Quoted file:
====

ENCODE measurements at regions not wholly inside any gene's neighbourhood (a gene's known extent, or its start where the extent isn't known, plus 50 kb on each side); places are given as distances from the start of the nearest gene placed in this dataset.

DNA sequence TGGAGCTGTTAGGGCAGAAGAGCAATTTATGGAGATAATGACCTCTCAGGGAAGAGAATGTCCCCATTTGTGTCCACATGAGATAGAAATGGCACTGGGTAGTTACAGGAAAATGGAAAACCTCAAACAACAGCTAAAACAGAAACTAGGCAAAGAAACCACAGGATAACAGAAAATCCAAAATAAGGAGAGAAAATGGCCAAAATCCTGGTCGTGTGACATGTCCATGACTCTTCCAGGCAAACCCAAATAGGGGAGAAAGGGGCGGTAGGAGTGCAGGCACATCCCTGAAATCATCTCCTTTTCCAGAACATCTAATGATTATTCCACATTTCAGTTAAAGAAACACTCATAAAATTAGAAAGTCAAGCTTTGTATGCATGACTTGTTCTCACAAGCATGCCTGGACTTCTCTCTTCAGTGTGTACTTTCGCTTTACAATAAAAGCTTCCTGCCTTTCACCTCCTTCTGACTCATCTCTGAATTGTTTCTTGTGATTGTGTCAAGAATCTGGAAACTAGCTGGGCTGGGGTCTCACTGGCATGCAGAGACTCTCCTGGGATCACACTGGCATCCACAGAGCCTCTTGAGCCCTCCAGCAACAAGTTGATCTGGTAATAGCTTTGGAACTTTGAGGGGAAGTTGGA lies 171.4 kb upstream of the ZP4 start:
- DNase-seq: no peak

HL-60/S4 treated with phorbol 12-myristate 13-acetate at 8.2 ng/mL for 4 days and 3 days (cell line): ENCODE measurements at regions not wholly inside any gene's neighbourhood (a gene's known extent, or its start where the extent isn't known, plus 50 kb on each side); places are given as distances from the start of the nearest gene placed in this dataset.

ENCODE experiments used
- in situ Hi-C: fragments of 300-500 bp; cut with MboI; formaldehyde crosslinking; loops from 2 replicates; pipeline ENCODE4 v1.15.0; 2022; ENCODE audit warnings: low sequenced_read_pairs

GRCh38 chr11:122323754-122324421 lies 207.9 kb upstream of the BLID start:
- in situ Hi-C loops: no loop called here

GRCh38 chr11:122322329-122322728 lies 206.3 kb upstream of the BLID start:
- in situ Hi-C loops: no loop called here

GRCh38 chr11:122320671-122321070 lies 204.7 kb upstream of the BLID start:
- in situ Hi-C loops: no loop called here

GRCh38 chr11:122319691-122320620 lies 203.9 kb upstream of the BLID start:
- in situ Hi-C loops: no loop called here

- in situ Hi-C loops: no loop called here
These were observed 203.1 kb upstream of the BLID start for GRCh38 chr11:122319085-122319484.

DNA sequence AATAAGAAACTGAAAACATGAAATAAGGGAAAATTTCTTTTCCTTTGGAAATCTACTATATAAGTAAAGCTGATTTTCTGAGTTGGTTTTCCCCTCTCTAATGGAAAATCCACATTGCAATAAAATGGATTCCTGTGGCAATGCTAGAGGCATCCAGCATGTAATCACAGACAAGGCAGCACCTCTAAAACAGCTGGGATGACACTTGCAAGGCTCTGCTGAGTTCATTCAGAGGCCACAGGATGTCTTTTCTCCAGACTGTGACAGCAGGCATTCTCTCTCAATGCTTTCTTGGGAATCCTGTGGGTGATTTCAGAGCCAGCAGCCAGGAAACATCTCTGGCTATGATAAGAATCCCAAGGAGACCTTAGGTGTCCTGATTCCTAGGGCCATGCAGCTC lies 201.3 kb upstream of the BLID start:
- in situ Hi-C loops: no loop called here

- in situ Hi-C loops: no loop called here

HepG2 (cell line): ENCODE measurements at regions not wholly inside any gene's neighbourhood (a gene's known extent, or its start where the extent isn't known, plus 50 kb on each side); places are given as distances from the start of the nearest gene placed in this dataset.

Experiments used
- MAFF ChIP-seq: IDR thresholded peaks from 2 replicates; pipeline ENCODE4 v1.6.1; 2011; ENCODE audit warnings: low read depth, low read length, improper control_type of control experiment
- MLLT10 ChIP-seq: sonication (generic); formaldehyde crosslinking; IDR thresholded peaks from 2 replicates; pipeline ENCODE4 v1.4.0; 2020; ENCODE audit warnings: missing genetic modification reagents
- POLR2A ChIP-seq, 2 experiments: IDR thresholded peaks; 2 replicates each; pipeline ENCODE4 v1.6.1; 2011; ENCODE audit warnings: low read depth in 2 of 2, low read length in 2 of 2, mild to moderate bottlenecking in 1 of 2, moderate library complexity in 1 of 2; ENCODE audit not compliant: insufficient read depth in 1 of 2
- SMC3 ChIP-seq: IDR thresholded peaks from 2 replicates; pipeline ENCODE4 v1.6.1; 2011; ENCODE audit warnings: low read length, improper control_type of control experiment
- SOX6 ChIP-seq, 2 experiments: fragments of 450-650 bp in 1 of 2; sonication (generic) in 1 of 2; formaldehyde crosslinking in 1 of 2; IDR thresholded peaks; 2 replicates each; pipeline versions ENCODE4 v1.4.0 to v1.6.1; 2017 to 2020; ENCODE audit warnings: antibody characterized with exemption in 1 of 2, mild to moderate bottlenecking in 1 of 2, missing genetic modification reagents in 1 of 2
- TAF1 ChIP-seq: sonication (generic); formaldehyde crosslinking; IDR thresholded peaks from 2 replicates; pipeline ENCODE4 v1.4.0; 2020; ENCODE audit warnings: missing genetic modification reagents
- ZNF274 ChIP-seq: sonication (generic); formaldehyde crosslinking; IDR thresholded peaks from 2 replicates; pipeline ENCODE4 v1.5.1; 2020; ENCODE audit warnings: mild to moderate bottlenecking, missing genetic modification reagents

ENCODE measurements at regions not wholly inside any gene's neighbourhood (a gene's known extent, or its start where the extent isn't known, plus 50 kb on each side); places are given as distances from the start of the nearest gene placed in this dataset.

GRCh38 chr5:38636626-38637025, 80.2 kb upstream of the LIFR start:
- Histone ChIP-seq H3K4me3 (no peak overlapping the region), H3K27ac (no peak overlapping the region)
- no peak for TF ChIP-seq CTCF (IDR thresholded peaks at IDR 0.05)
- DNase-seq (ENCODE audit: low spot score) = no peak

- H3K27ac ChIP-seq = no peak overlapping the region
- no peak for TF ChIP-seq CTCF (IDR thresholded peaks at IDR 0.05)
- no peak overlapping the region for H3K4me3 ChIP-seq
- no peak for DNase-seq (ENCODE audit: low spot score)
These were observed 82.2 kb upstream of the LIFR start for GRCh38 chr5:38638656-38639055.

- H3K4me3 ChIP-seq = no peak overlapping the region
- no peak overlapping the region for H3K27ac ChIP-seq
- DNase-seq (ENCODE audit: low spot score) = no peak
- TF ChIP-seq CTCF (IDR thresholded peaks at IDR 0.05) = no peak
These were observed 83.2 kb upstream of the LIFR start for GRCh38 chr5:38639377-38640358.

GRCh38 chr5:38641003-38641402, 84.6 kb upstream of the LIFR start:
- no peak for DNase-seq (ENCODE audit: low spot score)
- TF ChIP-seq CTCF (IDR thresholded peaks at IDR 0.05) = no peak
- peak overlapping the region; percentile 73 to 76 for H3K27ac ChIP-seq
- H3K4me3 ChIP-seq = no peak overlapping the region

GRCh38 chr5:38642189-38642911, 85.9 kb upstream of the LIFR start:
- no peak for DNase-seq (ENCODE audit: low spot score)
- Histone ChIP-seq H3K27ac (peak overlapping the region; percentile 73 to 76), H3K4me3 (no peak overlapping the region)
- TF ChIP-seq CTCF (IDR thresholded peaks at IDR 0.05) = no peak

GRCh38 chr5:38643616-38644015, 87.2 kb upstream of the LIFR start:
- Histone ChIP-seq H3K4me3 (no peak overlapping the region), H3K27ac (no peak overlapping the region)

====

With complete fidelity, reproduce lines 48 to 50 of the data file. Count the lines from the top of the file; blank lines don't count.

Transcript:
- H3K4me3 ChIP-seq = no peak overlapping the region

GRCh38 chr5:38642189-38642911, 85.9 kb upstream of the LIFR start:
- no peak for DNase-seq (ENCODE audit: low spot score)